- Introduction: Let the kids know that April is National Poetry Month. We are going to learn about a fairly new form of poetry, and they will write their own poems either today or next week (depending on whether we are in the classroom because of testing). Ask them to name forms of poetry they're already familiar with. If someone mentions haiku, that will make a good segue.
- Discussion (taken from davidparker.com): Write the numbers 1 3 5 7 on the chalkboard. Ask the students what number comes next. Usually a student will correctly guess 9. Ask for the next number in the sequence. Ask the student who answers how she or he knew that was correct. Students will offer explanations such as "You're skipping a number every time." If they don't bring it up themselves, point out that these are the odd numbers.
Write the numbers 1 4 7 10 on the board. Ask for the next number (13). Ask for the number after that (16). Ask the students to explain the pattern (adding 3).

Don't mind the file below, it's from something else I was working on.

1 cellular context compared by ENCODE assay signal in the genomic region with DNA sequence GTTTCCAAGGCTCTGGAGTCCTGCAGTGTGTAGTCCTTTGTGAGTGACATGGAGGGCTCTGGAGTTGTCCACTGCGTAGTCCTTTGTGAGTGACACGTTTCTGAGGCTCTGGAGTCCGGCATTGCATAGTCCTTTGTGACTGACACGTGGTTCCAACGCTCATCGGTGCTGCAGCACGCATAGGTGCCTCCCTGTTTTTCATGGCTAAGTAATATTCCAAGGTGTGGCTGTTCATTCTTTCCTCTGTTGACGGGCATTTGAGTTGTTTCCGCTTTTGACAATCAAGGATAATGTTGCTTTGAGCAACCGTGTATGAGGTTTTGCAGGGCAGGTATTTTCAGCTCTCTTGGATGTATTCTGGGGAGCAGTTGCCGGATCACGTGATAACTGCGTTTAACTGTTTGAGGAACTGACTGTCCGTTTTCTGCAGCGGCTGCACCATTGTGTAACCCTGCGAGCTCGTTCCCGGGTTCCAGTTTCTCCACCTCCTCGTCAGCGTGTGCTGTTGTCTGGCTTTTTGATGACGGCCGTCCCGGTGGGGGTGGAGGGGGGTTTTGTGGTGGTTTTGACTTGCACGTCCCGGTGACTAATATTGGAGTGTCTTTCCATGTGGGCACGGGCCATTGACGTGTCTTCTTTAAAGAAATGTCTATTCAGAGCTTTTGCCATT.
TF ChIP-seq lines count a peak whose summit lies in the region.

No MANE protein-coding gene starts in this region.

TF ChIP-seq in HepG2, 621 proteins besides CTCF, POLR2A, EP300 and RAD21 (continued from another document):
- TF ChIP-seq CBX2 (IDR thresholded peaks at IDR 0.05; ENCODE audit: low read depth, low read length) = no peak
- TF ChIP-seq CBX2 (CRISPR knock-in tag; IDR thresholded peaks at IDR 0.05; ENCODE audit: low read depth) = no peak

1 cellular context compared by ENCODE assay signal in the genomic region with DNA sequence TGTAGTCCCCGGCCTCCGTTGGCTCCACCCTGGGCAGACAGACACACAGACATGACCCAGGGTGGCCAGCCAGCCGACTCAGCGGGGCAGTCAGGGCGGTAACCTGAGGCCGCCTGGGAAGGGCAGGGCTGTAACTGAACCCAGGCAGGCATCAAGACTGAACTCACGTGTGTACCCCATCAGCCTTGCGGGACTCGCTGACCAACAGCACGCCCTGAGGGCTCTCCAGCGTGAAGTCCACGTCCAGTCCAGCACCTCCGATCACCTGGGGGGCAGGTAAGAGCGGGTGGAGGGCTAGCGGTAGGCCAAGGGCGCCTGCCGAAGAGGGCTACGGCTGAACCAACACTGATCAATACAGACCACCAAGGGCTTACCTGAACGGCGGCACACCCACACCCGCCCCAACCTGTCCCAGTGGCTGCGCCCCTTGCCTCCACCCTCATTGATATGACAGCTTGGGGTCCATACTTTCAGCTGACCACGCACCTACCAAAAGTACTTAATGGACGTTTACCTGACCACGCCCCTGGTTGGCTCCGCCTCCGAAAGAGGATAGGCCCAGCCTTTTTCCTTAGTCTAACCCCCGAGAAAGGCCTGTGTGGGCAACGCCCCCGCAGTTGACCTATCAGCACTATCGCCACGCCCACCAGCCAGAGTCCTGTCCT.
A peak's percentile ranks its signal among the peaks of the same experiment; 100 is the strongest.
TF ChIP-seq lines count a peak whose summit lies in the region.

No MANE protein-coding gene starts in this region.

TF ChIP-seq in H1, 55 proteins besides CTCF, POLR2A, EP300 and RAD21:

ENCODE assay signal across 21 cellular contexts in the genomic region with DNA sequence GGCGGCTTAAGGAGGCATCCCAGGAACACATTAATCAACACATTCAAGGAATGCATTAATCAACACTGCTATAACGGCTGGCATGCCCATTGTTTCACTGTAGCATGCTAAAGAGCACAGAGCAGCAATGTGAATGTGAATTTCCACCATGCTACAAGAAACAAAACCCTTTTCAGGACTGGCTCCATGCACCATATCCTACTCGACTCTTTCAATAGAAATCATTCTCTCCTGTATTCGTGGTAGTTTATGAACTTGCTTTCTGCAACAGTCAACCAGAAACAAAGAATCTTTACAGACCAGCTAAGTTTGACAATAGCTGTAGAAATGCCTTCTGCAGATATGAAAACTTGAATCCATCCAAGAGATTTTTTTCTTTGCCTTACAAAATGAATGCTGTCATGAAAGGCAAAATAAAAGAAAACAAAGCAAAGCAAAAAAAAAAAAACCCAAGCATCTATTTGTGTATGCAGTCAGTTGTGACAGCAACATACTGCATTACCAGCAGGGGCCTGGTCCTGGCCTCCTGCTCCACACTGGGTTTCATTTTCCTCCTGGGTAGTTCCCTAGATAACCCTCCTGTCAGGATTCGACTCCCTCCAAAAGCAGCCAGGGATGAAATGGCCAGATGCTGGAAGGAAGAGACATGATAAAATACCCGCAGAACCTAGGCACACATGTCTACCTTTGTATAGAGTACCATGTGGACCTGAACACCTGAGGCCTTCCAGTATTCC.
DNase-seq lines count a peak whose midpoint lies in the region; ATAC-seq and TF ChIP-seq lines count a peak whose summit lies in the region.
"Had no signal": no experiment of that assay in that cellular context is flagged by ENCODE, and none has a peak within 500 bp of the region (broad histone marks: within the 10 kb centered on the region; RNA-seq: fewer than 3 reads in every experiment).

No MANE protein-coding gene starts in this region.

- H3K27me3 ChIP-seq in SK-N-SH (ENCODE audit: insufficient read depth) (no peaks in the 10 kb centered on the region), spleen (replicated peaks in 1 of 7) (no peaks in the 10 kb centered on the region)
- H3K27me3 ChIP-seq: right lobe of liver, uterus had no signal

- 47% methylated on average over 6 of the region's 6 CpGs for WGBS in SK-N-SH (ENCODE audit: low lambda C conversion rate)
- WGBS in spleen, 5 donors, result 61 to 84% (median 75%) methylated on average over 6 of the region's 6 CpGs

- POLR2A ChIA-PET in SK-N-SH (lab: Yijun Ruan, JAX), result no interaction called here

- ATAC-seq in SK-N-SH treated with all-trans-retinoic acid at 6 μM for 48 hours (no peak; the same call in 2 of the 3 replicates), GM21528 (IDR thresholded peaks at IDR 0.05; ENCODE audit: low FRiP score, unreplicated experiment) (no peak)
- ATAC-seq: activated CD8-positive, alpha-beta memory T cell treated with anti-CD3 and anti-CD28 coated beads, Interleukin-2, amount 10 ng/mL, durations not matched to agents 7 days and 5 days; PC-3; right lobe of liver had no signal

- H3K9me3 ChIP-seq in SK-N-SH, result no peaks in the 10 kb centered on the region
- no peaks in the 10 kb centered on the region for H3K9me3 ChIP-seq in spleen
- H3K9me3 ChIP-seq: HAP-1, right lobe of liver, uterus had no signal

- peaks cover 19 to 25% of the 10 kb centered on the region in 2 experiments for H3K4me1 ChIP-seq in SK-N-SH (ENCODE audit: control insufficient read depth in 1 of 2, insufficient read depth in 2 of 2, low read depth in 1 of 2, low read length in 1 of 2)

Write the numbers 1 2 4 7 11 on the board. Ask for the next number. It may take a few guesses for the students to come up with the correct answer of 16. Ask for the next number (22). Ask the students to explain the pattern. It may take several minutes for the students to figure out this pattern. Often they will say, "You're skipping two numbers." I respond by referring to the sequence and asking whether I am skipping two numbers between 1 and 2. I then ask what is happening between 2 and 4. As we proceed along the sequence a few students will guess the rule. They usually express it as "skipping one, then you skip two, then you skip three."
Now it's time for the challenge. Write the numbers 1 1 2 3 5 on the board. Ask the students what comes next. There are usually only one or two kids who figure it out: To get the next number in the sequence, you add the previous two numbers, i.e. 1+nothing=1, 1+1=2, 1+2=3, 2+3=5, and so on. This is called the Fibonacci sequence.
- Activity: Explain that "Fib" poems were invented by the author Greg Pincus, and the Fibonacci numbers indicate how many syllables are in each line. Make sure the students understand what syllables are; give several sample words and ask for the number of syllables in them. Then write the numbers vertically down the board and tell the kids that you're going to work together on a class poem. Ask for a topic, then for the lines. Explain that ideally, the last line should sum up the rest of the content.
Fibonacci poem together